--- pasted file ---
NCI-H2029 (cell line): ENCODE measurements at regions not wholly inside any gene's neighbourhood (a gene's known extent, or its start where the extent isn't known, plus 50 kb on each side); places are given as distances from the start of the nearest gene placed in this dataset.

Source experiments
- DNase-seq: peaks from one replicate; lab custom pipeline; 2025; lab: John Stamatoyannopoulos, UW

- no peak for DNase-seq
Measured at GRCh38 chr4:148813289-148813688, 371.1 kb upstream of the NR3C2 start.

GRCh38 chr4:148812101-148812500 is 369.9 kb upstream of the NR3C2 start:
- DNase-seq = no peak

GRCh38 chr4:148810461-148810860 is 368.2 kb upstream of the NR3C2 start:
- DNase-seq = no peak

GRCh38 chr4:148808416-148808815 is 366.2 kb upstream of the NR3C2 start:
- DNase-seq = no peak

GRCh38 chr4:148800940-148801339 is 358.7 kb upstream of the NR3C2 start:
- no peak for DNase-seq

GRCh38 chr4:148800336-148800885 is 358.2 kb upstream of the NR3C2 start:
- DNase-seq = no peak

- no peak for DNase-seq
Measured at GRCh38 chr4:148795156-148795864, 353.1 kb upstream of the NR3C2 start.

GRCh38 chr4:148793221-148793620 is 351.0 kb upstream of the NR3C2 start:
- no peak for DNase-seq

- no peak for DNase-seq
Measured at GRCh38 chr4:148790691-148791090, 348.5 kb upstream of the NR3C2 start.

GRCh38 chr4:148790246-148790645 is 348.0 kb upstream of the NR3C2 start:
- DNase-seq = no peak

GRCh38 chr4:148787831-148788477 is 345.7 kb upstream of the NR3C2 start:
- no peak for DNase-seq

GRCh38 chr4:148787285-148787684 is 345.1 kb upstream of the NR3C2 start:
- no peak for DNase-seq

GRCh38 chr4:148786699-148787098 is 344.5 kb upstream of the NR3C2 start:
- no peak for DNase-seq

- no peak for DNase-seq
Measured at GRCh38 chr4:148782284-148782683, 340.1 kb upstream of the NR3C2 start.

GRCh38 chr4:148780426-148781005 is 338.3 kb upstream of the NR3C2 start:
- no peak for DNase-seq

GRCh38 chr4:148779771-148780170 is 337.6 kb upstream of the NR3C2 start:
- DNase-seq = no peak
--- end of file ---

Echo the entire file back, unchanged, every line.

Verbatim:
NCI-H2029 (cell line): ENCODE measurements at regions not wholly inside any gene's neighbourhood (a gene's known extent, or its start where the extent isn't known, plus 50 kb on each side); places are given as distances from the start of the nearest gene placed in this dataset.

Source experiments
- DNase-seq: peaks from one replicate; lab custom pipeline; 2025; lab: John Stamatoyannopoulos, UW

- no peak for DNase-seq
Measured at GRCh38 chr4:148813289-148813688, 371.1 kb upstream of the NR3C2 start.

GRCh38 chr4:148812101-148812500 is 369.9 kb upstream of the NR3C2 start:
- DNase-seq = no peak

GRCh38 chr4:148810461-148810860 is 368.2 kb upstream of the NR3C2 start:
- DNase-seq = no peak

GRCh38 chr4:148808416-148808815 is 366.2 kb upstream of the NR3C2 start:
- DNase-seq = no peak

GRCh38 chr4:148800940-148801339 is 358.7 kb upstream of the NR3C2 start:
- no peak for DNase-seq

GRCh38 chr4:148800336-148800885 is 358.2 kb upstream of the NR3C2 start:
- DNase-seq = no peak

- no peak for DNase-seq
Measured at GRCh38 chr4:148795156-148795864, 353.1 kb upstream of the NR3C2 start.

GRCh38 chr4:148793221-148793620 is 351.0 kb upstream of the NR3C2 start:
- no peak for DNase-seq

- no peak for DNase-seq
Measured at GRCh38 chr4:148790691-148791090, 348.5 kb upstream of the NR3C2 start.

GRCh38 chr4:148790246-148790645 is 348.0 kb upstream of the NR3C2 start:
- DNase-seq = no peak

GRCh38 chr4:148787831-148788477 is 345.7 kb upstream of the NR3C2 start:
- no peak for DNase-seq

GRCh38 chr4:148787285-148787684 is 345.1 kb upstream of the NR3C2 start:
- no peak for DNase-seq

GRCh38 chr4:148786699-148787098 is 344.5 kb upstream of the NR3C2 start:
- no peak for DNase-seq

- no peak for DNase-seq
Measured at GRCh38 chr4:148782284-148782683, 340.1 kb upstream of the NR3C2 start.

GRCh38 chr4:148780426-148781005 is 338.3 kb upstream of the NR3C2 start:
- no peak for DNase-seq

GRCh38 chr4:148779771-148780170 is 337.6 kb upstream of the NR3C2 start:
- DNase-seq = no peak